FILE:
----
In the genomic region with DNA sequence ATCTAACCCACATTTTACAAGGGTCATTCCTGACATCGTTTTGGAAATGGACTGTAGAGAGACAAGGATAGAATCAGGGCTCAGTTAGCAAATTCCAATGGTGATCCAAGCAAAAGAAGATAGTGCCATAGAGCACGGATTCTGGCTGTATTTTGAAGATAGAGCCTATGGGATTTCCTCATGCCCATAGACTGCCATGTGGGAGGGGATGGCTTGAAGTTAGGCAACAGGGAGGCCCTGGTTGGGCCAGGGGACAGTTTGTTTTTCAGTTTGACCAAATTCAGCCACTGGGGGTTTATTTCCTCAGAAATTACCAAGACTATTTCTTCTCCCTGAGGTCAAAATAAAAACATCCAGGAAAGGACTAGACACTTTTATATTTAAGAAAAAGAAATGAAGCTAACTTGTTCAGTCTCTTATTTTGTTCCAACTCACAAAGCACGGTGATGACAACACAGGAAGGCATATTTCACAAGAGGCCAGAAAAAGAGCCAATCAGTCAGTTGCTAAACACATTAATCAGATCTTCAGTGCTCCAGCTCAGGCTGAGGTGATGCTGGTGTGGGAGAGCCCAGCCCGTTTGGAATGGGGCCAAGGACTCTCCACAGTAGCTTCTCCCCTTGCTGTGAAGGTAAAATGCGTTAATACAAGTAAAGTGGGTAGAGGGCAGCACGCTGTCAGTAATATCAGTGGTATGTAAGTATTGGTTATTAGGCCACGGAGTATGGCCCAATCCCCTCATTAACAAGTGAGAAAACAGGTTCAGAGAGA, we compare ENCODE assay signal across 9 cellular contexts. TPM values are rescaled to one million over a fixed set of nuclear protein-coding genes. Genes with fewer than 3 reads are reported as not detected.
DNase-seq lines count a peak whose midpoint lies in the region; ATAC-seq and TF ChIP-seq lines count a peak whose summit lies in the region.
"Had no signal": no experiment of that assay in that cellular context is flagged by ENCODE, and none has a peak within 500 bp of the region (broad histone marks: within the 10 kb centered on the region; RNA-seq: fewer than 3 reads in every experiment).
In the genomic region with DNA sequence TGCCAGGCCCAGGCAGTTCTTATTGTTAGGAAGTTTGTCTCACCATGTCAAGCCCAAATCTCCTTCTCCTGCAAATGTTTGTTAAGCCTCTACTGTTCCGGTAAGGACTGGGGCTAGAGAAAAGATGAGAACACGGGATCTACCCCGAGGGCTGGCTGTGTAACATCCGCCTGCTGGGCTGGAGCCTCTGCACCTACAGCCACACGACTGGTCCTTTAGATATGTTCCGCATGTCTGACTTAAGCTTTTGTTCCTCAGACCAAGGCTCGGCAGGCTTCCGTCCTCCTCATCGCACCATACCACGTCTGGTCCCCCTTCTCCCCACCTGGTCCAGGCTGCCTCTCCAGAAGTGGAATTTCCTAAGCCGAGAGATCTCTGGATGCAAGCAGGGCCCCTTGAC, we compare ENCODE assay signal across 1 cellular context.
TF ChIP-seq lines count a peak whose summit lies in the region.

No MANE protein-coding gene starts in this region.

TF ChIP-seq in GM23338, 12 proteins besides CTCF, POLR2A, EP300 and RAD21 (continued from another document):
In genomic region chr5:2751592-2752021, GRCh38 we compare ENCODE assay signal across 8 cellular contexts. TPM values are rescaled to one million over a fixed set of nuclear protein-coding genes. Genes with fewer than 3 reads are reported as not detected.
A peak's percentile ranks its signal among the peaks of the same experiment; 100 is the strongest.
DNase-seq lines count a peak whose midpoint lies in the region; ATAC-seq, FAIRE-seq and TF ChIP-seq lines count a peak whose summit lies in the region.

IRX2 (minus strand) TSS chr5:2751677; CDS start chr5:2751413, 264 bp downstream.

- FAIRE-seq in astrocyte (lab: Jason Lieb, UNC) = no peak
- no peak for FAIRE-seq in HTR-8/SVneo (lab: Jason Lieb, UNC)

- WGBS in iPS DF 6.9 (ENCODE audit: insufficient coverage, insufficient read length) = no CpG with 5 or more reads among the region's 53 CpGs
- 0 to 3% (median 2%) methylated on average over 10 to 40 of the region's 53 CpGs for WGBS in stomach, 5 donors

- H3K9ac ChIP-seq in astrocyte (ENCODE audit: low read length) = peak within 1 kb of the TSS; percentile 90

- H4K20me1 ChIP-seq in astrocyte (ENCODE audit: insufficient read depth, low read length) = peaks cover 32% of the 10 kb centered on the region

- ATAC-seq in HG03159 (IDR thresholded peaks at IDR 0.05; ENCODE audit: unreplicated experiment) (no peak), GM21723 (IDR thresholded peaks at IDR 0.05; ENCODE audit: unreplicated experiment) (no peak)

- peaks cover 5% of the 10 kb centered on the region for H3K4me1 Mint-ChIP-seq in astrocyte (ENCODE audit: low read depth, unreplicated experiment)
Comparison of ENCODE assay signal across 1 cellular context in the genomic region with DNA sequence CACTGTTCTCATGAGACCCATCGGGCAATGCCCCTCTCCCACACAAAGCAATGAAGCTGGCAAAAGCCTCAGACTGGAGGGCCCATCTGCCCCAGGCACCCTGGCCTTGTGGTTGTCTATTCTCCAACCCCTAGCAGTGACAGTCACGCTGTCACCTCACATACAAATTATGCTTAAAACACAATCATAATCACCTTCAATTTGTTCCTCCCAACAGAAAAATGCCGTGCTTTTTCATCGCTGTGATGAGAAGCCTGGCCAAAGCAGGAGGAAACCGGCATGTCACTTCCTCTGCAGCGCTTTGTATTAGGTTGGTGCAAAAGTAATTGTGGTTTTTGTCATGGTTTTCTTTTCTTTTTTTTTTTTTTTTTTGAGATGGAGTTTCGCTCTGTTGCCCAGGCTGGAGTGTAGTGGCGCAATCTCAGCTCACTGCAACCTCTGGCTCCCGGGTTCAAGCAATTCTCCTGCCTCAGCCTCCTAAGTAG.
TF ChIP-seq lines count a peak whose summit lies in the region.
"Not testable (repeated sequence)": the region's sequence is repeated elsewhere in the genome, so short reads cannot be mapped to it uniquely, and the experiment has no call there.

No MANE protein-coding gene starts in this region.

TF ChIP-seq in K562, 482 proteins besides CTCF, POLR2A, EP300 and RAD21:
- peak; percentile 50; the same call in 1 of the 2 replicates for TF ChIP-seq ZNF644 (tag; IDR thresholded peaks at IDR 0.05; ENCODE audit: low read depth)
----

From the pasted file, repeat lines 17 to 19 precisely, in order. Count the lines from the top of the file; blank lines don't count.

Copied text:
- H4K20me1 ChIP-seq in astrocyte (ENCODE audit: insufficient read depth, low read length) = peaks cover 32% of the 10 kb centered on the region

- ATAC-seq in HG03159 (IDR thresholded peaks at IDR 0.05; ENCODE audit: unreplicated experiment) (no peak), GM21723 (IDR thresholded peaks at IDR 0.05; ENCODE audit: unreplicated experiment) (no peak)

- peaks cover 5% of the 10 kb centered on the region for H3K4me1 Mint-ChIP-seq in astrocyte (ENCODE audit: low read depth, unreplicated experiment)